Newborns differ a great deal in terms of their size at birth. In particular, their weight, length and head circumference are determined by how well they have grown in the womb and their age at birth, i.e. premature babies are smaller than babies born at term. We seek to understand whether these differences at birth influence the chances of developing infections during childhood. The reason we are asking the question is that our immune system, which helps us fight infections, starts to develop as we are growing inside our mother’s womb. When we are born, we get exposed to different microbes, which train our immune system to fight the infections they cause. The vaccines that babies receive also do this. If a baby’s immune system is poorly developed at birth, for example because of premature delivery, it may take longer for the infant to acquire immunity or their immune system may simply never be as strong. As these infections are quite rare, we need access to large databases of health records, such as IORD, to answer these questions.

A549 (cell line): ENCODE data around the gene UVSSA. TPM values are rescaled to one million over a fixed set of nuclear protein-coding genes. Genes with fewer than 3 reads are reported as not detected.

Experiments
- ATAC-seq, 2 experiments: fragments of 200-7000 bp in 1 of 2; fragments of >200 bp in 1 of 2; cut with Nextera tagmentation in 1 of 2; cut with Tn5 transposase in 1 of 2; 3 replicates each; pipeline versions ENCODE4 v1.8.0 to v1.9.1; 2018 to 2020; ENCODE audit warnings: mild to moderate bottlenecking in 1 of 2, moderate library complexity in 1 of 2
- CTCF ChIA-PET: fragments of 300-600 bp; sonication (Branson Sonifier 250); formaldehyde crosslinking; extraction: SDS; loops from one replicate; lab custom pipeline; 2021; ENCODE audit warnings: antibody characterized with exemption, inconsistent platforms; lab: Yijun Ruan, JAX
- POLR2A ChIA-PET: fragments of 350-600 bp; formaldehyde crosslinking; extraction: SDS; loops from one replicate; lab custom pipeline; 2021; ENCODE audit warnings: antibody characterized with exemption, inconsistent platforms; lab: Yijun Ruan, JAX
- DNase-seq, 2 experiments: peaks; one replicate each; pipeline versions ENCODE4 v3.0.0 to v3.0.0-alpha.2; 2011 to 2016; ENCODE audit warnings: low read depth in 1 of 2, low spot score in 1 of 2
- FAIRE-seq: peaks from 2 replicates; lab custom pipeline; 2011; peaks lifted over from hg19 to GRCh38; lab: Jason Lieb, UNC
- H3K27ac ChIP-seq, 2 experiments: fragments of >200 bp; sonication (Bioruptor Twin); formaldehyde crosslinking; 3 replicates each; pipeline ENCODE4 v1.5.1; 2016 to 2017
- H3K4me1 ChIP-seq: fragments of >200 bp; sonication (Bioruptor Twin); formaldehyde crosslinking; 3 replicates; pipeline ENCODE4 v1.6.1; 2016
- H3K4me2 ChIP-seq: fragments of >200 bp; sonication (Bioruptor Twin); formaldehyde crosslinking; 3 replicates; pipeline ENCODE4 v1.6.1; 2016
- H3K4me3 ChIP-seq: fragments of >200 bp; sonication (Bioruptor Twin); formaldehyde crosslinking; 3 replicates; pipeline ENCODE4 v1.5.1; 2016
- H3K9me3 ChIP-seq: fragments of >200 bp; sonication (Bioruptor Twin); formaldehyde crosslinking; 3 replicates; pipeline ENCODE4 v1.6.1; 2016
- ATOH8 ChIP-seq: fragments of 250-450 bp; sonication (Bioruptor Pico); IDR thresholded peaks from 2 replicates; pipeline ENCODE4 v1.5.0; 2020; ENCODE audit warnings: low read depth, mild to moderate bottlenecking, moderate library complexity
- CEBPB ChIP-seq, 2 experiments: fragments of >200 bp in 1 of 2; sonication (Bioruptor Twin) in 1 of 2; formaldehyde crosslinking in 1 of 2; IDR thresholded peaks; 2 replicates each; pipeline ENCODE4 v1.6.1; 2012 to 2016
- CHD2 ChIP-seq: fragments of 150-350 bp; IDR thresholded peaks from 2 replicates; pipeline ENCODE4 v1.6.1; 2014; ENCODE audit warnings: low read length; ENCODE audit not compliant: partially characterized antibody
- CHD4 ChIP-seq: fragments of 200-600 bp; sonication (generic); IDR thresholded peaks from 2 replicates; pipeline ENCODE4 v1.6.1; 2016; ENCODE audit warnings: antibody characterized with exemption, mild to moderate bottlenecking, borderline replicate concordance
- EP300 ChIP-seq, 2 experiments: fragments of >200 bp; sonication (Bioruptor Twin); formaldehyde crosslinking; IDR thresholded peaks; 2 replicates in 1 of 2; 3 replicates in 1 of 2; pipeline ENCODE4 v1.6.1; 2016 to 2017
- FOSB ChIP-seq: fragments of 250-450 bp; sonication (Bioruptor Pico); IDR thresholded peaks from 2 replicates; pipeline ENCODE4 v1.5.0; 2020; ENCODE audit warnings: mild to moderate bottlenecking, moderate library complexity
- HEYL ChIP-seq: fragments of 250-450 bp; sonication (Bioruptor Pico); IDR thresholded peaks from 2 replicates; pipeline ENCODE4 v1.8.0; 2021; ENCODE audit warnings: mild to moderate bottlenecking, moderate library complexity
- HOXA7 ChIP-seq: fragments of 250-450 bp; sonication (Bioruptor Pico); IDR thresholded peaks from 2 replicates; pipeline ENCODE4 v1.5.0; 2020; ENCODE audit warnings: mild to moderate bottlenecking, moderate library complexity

Chief Investigator: Prof Stephen Kennedy
Research location: OUH NHS Trust
Approval date: 25 Feb 2015